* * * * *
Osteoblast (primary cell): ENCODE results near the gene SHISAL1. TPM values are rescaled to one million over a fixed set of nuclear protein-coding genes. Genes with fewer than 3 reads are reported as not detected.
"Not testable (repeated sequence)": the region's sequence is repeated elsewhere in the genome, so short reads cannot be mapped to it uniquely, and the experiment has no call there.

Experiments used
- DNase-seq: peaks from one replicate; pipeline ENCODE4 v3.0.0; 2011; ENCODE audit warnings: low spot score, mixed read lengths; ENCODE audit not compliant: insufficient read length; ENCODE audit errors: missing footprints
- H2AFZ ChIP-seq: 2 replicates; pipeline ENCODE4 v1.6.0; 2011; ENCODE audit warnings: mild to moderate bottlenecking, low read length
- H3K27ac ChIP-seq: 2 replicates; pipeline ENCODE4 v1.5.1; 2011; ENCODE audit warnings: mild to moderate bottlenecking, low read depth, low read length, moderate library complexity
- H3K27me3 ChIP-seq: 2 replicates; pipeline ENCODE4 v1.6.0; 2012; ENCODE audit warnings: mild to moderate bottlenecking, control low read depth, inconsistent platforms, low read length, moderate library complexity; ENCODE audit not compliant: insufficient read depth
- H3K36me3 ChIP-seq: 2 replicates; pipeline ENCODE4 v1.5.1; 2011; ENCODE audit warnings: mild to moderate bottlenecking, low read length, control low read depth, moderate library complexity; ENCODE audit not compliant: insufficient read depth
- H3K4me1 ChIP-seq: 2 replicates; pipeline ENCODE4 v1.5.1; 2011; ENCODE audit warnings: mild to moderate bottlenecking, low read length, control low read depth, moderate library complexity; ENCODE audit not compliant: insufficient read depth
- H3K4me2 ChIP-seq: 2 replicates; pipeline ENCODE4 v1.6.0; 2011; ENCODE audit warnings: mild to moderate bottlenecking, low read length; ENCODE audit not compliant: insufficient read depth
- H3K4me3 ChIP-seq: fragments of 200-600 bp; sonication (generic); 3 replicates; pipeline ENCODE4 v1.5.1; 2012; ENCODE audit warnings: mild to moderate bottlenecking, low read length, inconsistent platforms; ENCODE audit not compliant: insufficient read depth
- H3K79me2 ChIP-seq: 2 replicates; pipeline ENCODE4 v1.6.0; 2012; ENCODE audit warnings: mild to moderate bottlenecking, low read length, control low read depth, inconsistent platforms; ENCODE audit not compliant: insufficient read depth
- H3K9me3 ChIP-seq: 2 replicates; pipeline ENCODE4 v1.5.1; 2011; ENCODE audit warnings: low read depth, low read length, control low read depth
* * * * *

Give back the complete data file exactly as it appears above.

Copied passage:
Osteoblast (primary cell): ENCODE results near the gene SHISAL1. TPM values are rescaled to one million over a fixed set of nuclear protein-coding genes. Genes with fewer than 3 reads are reported as not detected.
"Not testable (repeated sequence)": the region's sequence is repeated elsewhere in the genome, so short reads cannot be mapped to it uniquely, and the experiment has no call there.

Experiments used
- DNase-seq: peaks from one replicate; pipeline ENCODE4 v3.0.0; 2011; ENCODE audit warnings: low spot score, mixed read lengths; ENCODE audit not compliant: insufficient read length; ENCODE audit errors: missing footprints
- H2AFZ ChIP-seq: 2 replicates; pipeline ENCODE4 v1.6.0; 2011; ENCODE audit warnings: mild to moderate bottlenecking, low read length
- H3K27ac ChIP-seq: 2 replicates; pipeline ENCODE4 v1.5.1; 2011; ENCODE audit warnings: mild to moderate bottlenecking, low read depth, low read length, moderate library complexity
- H3K27me3 ChIP-seq: 2 replicates; pipeline ENCODE4 v1.6.0; 2012; ENCODE audit warnings: mild to moderate bottlenecking, control low read depth, inconsistent platforms, low read length, moderate library complexity; ENCODE audit not compliant: insufficient read depth
- H3K36me3 ChIP-seq: 2 replicates; pipeline ENCODE4 v1.5.1; 2011; ENCODE audit warnings: mild to moderate bottlenecking, low read length, control low read depth, moderate library complexity; ENCODE audit not compliant: insufficient read depth
- H3K4me1 ChIP-seq: 2 replicates; pipeline ENCODE4 v1.5.1; 2011; ENCODE audit warnings: mild to moderate bottlenecking, low read length, control low read depth, moderate library complexity; ENCODE audit not compliant: insufficient read depth
- H3K4me2 ChIP-seq: 2 replicates; pipeline ENCODE4 v1.6.0; 2011; ENCODE audit warnings: mild to moderate bottlenecking, low read length; ENCODE audit not compliant: insufficient read depth
- H3K4me3 ChIP-seq: fragments of 200-600 bp; sonication (generic); 3 replicates; pipeline ENCODE4 v1.5.1; 2012; ENCODE audit warnings: mild to moderate bottlenecking, low read length, inconsistent platforms; ENCODE audit not compliant: insufficient read depth
- H3K79me2 ChIP-seq: 2 replicates; pipeline ENCODE4 v1.6.0; 2012; ENCODE audit warnings: mild to moderate bottlenecking, low read length, control low read depth, inconsistent platforms; ENCODE audit not compliant: insufficient read depth
- H3K9me3 ChIP-seq: 2 replicates; pipeline ENCODE4 v1.5.1; 2011; ENCODE audit warnings: low read depth, low read length, control low read depth